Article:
Explained | Can the Omicron variant of SARS-CoV-2 be identified quickly?

What is the most reliable way to check the threatening new variant?

Updated - December 05, 2021 05:45 pm IST

Published - December 05, 2021 03:05 am IST

Tracking the virus: The newly established TaqPath, RT-PCR test lab in Omandhurar Government Medical College, Chennai.

Tracking the virus: The newly established TaqPath, RT-PCR test lab in Omandhurar Government Medical College, Chennai.

The story so far: The Omicron variant of the SARS-CoV-2 virus has been confirmed in India and in at least 30 other countries by the World Health Organization (WHO). While the variant can only be reliably confirmed with genome sequencing, the WHO has also recommended that certain commonly used COVID-19 detection tests, with ‘S-gene dropout’ capabilities, can be used to quickly screen for an Omicron infection.

What is the S-gene drop out?

Tests usually look for three target genes related to parts of the virus: S (spike), N2 (nucleocapsid or inner area) and E (envelope or outer shell). The S-gene refers to the gene that codes for the spike protein, or the most distinctive part of the coronavirus. The SARS-CoV-2, like many other coronaviruses, has key protein-regions that define its structure: The envelope protein (E), thenucleocapsid protein(N), the membrane protein (M) and the spike protein (S). To accurately identify the virus, diagnostic tests are made that can identify characteristic genes that make these proteins. To maintain the balance between cost, turn-around time and efficiency, makers of diagnostic kits usually target 1-3 genes on these regions. The SARS-CoV-2 virus incidentally has one of the largest genomes in the coronavirus family. One popular kit, called the TaqPath COVID-19 assays, identifies three gene targets from three regions one of which is the S region to confirm or rule out the presence of the coronavirus. Some versions of the coronavirus, notably B.1.1.7, known as the Alpha variant, and the Omicron variant (B.1.1.529), have characteristic amino acids missing on the S protein. Amino acids are the building blocks of protein.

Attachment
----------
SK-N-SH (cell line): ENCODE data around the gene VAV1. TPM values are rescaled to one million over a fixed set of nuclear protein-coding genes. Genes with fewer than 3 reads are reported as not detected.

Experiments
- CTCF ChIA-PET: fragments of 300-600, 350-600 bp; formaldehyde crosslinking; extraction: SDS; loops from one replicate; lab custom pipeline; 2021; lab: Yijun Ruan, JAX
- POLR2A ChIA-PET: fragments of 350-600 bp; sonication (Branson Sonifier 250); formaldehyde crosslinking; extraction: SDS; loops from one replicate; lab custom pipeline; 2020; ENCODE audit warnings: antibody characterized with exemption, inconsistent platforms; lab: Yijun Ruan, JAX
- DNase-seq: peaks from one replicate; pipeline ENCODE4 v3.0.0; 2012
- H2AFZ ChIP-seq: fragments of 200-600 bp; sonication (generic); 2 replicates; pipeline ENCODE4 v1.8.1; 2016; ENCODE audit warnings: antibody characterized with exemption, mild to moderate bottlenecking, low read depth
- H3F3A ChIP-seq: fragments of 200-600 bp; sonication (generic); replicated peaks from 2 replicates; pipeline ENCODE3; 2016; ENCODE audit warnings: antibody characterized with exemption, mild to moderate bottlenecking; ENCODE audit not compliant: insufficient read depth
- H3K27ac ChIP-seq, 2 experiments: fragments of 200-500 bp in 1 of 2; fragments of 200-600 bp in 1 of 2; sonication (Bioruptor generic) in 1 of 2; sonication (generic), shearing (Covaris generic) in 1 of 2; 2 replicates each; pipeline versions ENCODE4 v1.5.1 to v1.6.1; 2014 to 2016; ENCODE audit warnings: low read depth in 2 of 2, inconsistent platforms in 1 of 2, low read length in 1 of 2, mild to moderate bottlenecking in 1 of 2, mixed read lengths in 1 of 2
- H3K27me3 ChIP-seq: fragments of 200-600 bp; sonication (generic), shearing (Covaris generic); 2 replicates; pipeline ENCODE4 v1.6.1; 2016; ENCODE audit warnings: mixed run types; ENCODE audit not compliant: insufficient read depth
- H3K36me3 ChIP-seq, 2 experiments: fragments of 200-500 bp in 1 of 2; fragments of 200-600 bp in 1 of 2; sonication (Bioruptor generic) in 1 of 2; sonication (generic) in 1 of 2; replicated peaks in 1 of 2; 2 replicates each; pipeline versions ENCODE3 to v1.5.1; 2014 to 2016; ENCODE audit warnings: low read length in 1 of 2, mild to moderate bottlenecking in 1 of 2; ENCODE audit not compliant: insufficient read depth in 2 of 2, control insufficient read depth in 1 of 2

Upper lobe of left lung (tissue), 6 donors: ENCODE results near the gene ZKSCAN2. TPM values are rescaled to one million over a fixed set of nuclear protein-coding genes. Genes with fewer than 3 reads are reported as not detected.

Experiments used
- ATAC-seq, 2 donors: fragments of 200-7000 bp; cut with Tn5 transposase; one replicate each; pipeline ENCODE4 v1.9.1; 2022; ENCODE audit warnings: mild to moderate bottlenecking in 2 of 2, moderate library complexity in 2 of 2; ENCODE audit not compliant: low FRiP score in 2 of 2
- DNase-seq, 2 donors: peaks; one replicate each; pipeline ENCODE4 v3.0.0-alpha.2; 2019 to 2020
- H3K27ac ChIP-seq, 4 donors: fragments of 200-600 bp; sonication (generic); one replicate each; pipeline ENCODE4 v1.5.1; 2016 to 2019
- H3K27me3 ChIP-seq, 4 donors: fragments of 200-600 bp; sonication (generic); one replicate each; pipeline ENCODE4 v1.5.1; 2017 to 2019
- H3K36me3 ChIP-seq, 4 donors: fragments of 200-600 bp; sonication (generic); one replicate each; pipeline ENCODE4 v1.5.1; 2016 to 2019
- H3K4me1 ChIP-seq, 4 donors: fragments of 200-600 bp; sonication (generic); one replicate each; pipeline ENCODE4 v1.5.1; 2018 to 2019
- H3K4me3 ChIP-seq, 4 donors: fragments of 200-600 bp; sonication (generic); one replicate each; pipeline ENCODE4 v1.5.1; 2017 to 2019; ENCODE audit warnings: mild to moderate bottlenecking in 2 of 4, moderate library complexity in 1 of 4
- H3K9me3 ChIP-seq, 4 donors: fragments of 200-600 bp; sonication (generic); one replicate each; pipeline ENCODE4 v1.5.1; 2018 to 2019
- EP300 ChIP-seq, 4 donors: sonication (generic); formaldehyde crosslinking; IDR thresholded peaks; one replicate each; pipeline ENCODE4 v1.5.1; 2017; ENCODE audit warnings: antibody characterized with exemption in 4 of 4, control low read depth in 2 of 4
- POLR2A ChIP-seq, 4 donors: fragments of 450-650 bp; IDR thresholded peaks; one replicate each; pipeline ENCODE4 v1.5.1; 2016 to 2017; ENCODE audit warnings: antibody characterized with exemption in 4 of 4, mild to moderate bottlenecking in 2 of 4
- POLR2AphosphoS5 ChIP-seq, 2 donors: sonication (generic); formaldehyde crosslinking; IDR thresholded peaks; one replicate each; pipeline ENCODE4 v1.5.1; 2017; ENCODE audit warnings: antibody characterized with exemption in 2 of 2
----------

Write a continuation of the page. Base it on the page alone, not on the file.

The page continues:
When tests designed to look for the ‘S’ gene encounter these coronaviruses with the missing amino acids, they show up as negative for the S gene and this is called the S Gene Targeted Failure or popularly S-gene drop out. Despite the negative ‘S’, the test will return positive in case of the presence of the SARS-CoV-2 virus because the genes on the ‘E’ and ‘N’ will likely signal a match. Some parts of the coronavirus are more conserved, or don’t change too much, and make for more reliable test targets. The spike protein can change a lot—the coronavirus is continually evolving, trying to adapt to antibodies created from vaccines or prior infections—and tests too must keep changing to find appropriate targets.

How is this useful in the case of Omicron?

On November 26, the WHO declared Omicron as a variant of concern, practically the highest level of risk that it attributes to specific variants. It noted that several labs from around the world indicated that for “one widely used PCR test”, one of the three target genes is not detected and this therefore could be used as a marker for this variant, pending sequencing confirmation. Using this approach, this variant had been detected at faster rates than previous surges in infection, suggesting that this variant may have a growth advantage.

The WHO appeared to be referencing the TaqPath test but this by no means is the most widely used test in India. A challenge with RT-PCR tests is that companies often don’t reveal what primers, or chemical tools, they employ to look for specific viral genes. Therefore, it is hard to determine which test is best for certain variants and which can fail. “The TaqPath is one of the few that looks for three genes whereas India’s official rules are that they must only be equipped to detect at least two,” said a genome scientist, who declined to be identified. “Their test is a useful surrogate and a quick fix. Other variants and mutations can also cause a dropout and it is possible that the TaqPath doesn’t pick it up.” If a person manifests symptoms and is returning positive on a RT-PCR test, that also returns negative on the S gene, then it’s a sign that the sample ought to be sent for a genome scan.


India only scans a small percentage of positive samples to ascertain genomes and so a test that throws up intriguing results such as an S-gene dropout, may be prioritised for a more thorough genome scan.

What is the most reliable way to check for the new variant?

The Union Health Ministry has stated that all of the standardised RT-PCR tests coupled with genome sequencing are effective at detecting Omicron. While factors such as clinical symptoms and viral loads help in determining the virus, a variant can only be confirmed by genome sequencing which means waiting for a day or even weeks depending on available facilities.


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